When we think about who a “nuisance gardener” is, we rarely associate ourselves with this ragtag group of misfits. Instead, it’s a word we save for a nagging neighbor or a bothersome community member who irritates us to no end. Yet, it is conceivable that some of our garden activities may not endear us with the neighbors.
Are you a Nuisance Gardener?
So, before we point the finger at those who “get under our skin,” let’s take a quick look at some of those pesky activities to see whether we may – perish the thought! – be considered a nuisance gardener.
The most hideous of all nuisance gardeners is the noise nuisance. This individual has little or no, concern for neighbors’ well-being and insists on using the mower/blower-vac/chainsaw or other power tools first thing Sunday morning. The only nuisance that rates higher than this are performing these similar activities on a bank holiday. Imagine the gall!
Next, but not a distant second, is the gardener who takes joy in trimming their boundary hedges only to leave their neighbor’s prunings laying in situ. While the gardener’s side of the fence looks neat and manicured, the neighbors now resemble a green-waste depot.
Maybe you’re justified leaving the waste to lay there week after week because your neighbor refuses to trim their side of the hedge – but really! Is it that difficult to keep harmonious relationships?
I swear that most gardeners in my neighborhood wait until the wind changes before they apply their organic fertilizers. The moment you crack open a well-earned cold beer and take a seat on the patio, your skin becomes a noxious green as you gasp for breath and the odor of fertilizer envelopes the street.
Admittedly, I haven’t always checked the prevailing weather conditions before applying soil amendments, but this is one activity that will undoubtedly wind you up as a nuisance gardener.
As gardeners, we’re all keen to make the most of a borrowed landscape yet not so impressed with a view-blocking landscape. A nuisance gardener is one who doesn’t consider what their landscaping activities may inhibit their neighbors from viewing.
Instead, they plant trees, hedges, large growing shrubs, or erect landscape structures that clearly don’t promote neighbor harmony.
Most will argue that a view is a valuable commodity, and hindering that outlook may cause enemies rather than develop life-long friendships.
This nuisance gardener doesn’t have to be a dog, or cat, owner. Crowing roosters, threatening geese, roaming peacocks, and arrogant alpacas can undoubtedly bring the level of neighborhood consonance to its knees. Put yourself in your neighbor’s shoes and ask the question, “If my car had become the territorial interest of my neighbor’s gander, would I be removing them off the Christmas card list?”
Tobacco. Pot. Backyard incinerators. Regular burn-offs. Patio incense burners. Smoke, no matter the source, can strain neighbor relationships beyond the burning point. It’s often an unpleasant odor that can keep neighbors indoors and label you a nuisance gardener.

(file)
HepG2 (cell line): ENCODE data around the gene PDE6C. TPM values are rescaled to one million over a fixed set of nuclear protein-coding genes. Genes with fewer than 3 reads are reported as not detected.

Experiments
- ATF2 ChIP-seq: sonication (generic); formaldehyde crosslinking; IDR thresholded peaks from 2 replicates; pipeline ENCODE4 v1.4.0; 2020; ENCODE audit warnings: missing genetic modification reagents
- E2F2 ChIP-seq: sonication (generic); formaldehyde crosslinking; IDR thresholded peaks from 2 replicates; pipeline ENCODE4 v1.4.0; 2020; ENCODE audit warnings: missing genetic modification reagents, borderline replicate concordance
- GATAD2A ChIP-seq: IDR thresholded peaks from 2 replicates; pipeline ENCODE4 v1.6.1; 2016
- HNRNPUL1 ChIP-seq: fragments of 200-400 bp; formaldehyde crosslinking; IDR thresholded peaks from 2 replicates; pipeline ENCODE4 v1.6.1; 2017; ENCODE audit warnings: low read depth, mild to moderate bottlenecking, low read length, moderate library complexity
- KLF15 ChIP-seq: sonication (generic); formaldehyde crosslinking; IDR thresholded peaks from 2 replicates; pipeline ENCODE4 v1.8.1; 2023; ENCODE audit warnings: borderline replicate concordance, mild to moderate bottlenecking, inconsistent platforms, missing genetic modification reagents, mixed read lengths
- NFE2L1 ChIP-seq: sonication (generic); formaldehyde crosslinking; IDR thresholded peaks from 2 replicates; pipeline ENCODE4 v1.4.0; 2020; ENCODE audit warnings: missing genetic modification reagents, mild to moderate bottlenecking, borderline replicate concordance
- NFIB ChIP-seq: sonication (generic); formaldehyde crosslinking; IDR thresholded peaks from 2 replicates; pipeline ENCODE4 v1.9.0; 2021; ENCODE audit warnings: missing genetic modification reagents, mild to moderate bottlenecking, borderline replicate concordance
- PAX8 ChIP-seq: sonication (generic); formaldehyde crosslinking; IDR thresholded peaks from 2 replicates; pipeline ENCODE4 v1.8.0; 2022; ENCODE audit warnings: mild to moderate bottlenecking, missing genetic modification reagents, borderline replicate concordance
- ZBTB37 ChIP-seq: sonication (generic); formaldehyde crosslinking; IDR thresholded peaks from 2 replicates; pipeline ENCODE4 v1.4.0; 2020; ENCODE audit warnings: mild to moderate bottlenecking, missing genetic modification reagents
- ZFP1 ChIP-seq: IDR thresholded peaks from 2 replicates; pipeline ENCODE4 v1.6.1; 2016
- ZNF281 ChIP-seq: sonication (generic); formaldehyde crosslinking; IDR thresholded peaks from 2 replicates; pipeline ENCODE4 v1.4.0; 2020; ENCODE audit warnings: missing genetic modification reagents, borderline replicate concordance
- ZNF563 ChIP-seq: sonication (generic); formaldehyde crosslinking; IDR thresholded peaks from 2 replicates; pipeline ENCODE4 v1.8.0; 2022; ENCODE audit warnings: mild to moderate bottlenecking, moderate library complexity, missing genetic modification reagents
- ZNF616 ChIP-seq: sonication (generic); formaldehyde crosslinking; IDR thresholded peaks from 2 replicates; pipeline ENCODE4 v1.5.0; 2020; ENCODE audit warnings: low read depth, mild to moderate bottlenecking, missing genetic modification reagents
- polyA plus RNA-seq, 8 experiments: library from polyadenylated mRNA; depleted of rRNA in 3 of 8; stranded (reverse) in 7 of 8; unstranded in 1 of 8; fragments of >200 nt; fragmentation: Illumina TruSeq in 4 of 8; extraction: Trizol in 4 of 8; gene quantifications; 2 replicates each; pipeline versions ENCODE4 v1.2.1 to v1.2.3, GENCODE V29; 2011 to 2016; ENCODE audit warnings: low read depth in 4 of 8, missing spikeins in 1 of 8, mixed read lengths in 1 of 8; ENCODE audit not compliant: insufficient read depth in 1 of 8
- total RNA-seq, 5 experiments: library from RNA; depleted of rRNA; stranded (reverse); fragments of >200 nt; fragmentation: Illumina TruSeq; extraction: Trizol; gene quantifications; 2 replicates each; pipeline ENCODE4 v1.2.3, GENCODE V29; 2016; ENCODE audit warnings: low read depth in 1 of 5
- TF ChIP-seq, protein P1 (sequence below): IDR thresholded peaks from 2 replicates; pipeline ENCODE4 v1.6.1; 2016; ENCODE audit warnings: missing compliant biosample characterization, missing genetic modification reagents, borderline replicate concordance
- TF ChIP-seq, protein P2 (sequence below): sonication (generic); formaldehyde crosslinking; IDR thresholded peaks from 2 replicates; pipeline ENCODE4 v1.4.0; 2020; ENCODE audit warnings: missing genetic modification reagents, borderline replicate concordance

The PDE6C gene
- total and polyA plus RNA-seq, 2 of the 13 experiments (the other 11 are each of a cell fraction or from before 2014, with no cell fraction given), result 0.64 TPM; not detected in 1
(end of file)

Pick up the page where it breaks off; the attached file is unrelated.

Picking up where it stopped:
In the interests of keeping friendly relationships with your neighbors, it may be worth considering some of your gardening activities and assessing whether or not you may have become the nuisance gardener yourself. I’m not saying you are….just asking the question!
This Post Has 5 Comments
I love this post. My neighbor to the back, has a leylandi cyprus hedge…and why do they sell those insane TREES as hedges. They now range to about 25 feet or a bit more and unless we clear cut our side, it shades out most of my south facing back yard. Okay, wait, Nuri, I feel a blog post coming on. You inspire me!
Like everyone who is stopping by your blog, I’m glad to see you are still alive and writing. Let me just say I miss Blotanical. Got any news? I guess I might be one of those nosy gardener nuisances. I’m quite sure I’m not alone!
I’m pleased to report that not only are we not nuisance gardeners, none of our neighbors are either. Our biggest problem is kids smoking in our front garden and throwing their cigarette butts in the beds. Disgusting, plus the tobacco kills the roses.
Wow. I’m a nuisance gardener! I must admit though that I’ve been forced into it. I have a small lot in a small town downtown area. When I bought the house a few years ago I was amazed by the tall fence, large hemlocks and other large trees that overhang the fence while creating almost complete privacy. Of course it only took a few months to realize why they did it. Next door is a section 8 rental (which isn’t a bad thing) but the family that lives there is. The father is in jail for selling drugs and each of the kids has spent time in jail for everything from drug dealing to assault to breaking and entering. I even had to yell at the youngest one for scaling my fence, trampling through my garden and walking through my yard to make a drug deal at the foot of my driveway.
Anyway. Long story short – I keep my trees trimmed on my side, mow whenever it’s best for me and throw their beer cans and other trash back over the fence when I see it along with branches from my trees that the neighbor’s boyfriend drops over my fence when they come down on their side of the fence. You would mind but I’ve been nothing but nice to them since I moved in – letting them borrow ladders and other equipment.
My yard and gardens are my escape and When the only thing you have left is being a nuisance gardener to protect that it’s a wonderful feeling.
Really good post, funny how most people never really want to admit it, but almost all of us are nuisance gardeners somewhere along the line…